So says the headline of an op-ed in the Zambian Post. I couldn't agree more. My rule is: listen to what foreign experts have to say, but make your own decisions.
But wait. I am one of the foreign experts that the article refers to! Even though I and my colleagues are not named, the editorial is about a brainstorming that the World Bank had organized with us (and which had already stimulated this blog post). The author of the op-ed, Father Peter Henriot, was present as a representative of Zambian civil society via videoconference.
Reading Father Henriot's article, it is clear that we came across as arrogant outsiders with little knowledge of Zambia and ready to advance ill-fitting policies. For me, this is an interesting lesson in failure to communicate.
The central dilemma that we were trying the participants to recognize is that helping the poor in a sustainable way requires promoting structural change. That in turn may require making investments in areas--non-traditional economic activities or urban areas--which have a greater potential for generating productivity increases than the areas where the poor currently are.
Investing in the poor directly--augmenting their human capital--is desirable in and of itself, but whether it constitutes a growth policy (in addition to social policy) depends on whether lack of human capital is a binding constraint on economic opportunities. The question here is whether there are profitable employment opportunities for the poor to deploy their human capital in. Often, the answer is no. We have plenty of experience, from Africa in particular, that it is possible to achieve striking increases in educational attainment (and often life expectancy as well, in non-HIV/AIDS-stricken countries) without corresponding improvements in overall productivity of the poor or of the economy as a whole.
On the other hand, saying that you should increase economic opportunities while enhancing human capital assumes away the trade-offs: increasing social spending--without cuts in other areas--serves to appreciate the real exchange rate, which is the single most effective way of killing production incentives in non-traditional economic activities. Disregarding this evidence and the implied trade-offs is not very helpful.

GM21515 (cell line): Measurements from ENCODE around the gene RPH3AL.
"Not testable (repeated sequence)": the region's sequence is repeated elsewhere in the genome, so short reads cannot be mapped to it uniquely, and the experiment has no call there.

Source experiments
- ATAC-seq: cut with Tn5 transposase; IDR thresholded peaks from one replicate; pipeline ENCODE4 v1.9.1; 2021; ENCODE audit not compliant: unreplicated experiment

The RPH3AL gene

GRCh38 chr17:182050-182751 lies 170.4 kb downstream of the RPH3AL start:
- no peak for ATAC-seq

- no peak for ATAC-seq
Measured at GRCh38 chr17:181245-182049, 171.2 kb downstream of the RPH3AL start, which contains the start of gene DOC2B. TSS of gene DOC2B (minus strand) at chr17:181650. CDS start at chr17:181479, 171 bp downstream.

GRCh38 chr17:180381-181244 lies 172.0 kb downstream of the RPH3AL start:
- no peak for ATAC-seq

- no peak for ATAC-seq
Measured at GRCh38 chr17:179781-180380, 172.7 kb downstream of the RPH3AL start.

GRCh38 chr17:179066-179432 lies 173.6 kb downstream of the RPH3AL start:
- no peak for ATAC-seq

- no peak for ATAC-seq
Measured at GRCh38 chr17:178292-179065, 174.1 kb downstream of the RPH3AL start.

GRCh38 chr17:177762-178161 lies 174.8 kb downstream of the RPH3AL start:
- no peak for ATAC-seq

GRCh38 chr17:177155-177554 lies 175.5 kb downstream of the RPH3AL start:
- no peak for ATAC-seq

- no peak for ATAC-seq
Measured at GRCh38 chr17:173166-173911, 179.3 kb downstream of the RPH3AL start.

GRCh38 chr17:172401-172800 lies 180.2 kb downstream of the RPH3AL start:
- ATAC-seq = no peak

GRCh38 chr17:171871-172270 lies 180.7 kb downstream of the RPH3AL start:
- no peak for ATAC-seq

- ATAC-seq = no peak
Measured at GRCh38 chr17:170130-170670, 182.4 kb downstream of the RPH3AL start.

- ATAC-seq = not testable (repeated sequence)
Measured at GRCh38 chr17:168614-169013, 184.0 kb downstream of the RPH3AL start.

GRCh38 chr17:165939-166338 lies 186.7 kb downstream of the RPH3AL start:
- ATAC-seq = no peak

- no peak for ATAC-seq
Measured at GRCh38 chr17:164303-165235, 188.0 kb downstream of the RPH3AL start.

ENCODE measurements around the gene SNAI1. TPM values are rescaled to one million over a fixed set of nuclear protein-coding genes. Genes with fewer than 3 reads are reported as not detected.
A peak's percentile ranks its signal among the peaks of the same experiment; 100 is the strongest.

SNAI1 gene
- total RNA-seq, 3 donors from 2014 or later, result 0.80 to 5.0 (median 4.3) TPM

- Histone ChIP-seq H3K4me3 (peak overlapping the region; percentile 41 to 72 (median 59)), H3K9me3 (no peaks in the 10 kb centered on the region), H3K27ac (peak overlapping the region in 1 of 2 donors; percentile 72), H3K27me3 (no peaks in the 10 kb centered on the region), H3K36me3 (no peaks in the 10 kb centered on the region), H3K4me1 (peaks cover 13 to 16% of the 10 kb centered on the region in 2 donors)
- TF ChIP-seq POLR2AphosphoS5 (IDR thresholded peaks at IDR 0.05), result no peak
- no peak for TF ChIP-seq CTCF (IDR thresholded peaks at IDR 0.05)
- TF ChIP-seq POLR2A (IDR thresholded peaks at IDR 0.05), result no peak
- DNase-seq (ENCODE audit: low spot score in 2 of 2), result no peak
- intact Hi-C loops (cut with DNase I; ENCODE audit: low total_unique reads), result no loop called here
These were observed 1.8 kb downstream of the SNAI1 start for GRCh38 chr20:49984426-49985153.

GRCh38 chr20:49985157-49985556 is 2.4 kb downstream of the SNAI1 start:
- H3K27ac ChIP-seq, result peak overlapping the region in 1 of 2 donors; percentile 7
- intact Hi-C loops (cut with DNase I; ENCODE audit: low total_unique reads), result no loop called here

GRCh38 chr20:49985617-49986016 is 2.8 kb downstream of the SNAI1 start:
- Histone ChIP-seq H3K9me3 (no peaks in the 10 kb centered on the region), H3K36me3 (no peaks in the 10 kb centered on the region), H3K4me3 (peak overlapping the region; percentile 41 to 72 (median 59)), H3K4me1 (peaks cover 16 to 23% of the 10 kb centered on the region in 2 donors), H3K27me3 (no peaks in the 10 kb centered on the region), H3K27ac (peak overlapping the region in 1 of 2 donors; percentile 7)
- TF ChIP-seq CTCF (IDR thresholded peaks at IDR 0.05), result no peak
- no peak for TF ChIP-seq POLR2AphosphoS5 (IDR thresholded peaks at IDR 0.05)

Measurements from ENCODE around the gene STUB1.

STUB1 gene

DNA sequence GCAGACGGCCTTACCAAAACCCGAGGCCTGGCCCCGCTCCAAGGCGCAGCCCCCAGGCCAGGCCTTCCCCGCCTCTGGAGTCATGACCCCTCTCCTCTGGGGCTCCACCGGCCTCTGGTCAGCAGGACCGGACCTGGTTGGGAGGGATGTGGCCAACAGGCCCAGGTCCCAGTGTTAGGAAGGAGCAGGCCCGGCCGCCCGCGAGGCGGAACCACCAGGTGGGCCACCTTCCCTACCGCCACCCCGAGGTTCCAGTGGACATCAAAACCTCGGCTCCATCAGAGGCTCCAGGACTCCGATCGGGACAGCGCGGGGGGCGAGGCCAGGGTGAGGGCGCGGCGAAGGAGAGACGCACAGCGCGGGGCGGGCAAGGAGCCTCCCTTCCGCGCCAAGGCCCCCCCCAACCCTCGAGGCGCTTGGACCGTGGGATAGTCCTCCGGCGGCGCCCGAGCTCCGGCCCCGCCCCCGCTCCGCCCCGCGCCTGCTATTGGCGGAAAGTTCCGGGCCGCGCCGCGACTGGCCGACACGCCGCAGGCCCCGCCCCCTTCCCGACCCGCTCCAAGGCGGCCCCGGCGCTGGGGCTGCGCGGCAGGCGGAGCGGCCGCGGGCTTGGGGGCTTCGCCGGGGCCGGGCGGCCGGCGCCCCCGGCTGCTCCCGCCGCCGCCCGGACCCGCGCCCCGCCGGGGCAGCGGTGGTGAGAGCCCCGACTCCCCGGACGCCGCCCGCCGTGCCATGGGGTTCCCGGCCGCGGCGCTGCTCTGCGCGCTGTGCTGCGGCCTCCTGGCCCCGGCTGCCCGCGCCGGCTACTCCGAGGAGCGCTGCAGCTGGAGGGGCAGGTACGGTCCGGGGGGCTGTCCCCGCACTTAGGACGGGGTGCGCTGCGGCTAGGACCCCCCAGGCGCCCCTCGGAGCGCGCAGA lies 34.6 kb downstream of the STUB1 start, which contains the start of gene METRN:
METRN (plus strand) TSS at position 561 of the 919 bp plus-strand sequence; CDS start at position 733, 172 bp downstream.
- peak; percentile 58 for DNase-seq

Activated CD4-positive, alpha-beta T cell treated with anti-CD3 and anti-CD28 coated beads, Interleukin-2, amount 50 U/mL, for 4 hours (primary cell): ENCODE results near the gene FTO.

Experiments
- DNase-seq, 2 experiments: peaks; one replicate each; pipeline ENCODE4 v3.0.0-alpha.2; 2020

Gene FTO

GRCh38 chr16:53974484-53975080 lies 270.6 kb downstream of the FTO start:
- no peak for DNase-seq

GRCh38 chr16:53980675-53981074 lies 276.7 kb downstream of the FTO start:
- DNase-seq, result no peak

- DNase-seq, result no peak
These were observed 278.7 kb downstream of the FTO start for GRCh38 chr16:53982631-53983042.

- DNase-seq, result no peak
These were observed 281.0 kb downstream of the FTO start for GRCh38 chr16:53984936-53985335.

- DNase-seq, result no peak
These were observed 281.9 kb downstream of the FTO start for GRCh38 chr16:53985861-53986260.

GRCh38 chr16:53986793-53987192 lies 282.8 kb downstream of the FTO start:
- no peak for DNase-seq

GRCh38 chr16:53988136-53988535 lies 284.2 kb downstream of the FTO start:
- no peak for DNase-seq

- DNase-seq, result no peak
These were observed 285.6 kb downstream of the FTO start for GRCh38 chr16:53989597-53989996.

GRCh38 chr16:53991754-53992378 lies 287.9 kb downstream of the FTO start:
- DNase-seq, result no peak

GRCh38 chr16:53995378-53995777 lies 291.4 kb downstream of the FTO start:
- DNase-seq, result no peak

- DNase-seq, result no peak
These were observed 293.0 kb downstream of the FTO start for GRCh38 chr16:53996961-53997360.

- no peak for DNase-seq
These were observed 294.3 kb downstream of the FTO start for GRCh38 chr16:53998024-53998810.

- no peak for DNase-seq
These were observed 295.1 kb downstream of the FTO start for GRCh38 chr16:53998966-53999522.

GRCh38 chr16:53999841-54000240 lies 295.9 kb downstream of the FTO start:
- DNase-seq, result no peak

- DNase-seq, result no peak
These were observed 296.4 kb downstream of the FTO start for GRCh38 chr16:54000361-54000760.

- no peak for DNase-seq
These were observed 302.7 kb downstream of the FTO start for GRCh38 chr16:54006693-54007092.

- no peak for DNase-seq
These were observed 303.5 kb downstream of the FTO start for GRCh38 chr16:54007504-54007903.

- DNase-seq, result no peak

So why were we unable to get these points across? First, the videoconference setup did not help. Videoconferencing is more conducive to speech-making than to exchanging ideas. Second, our language probably did not help either. As economists, we use lots of shortcuts and skip steps in our arguments when we are amongst other economists. This can lead to misunderstanding when there are non-economists present. (Clearest example of this is that Father Henriot took us to be making an argument in favor of trickle-down growth. We were not. It is precisely because I recognize that growth may not necessarily trickle down in the short-run that I argued for a social policy in addition to and coordinated with a growth policy.) And third, let's admit it, we are often arrogant and presume to know more about the determinants and consequences of economic behavior than our track record justifies. (For example, we may have been too quick in assuming that most of the non-traditional high-productivity activities would be urban, whereas there is some evidence that many of them may be found in rural areas as well.)
I would like to believe that all these sources of miscommunication and misunderstanding would have been sorted out if we had a chance to discuss these issues at greater length with Father Henriot. Even if we could not come to an agreement on the policies to be followed, at least he may have ended up with a better idea of where we are coming from and why our take may differ from his with regard to appropriate strategy--and perhaps also with just a few doubts about how strongly he should hold his own views.
But note to self: avoid videoconferencing next time and do remember who the audience is...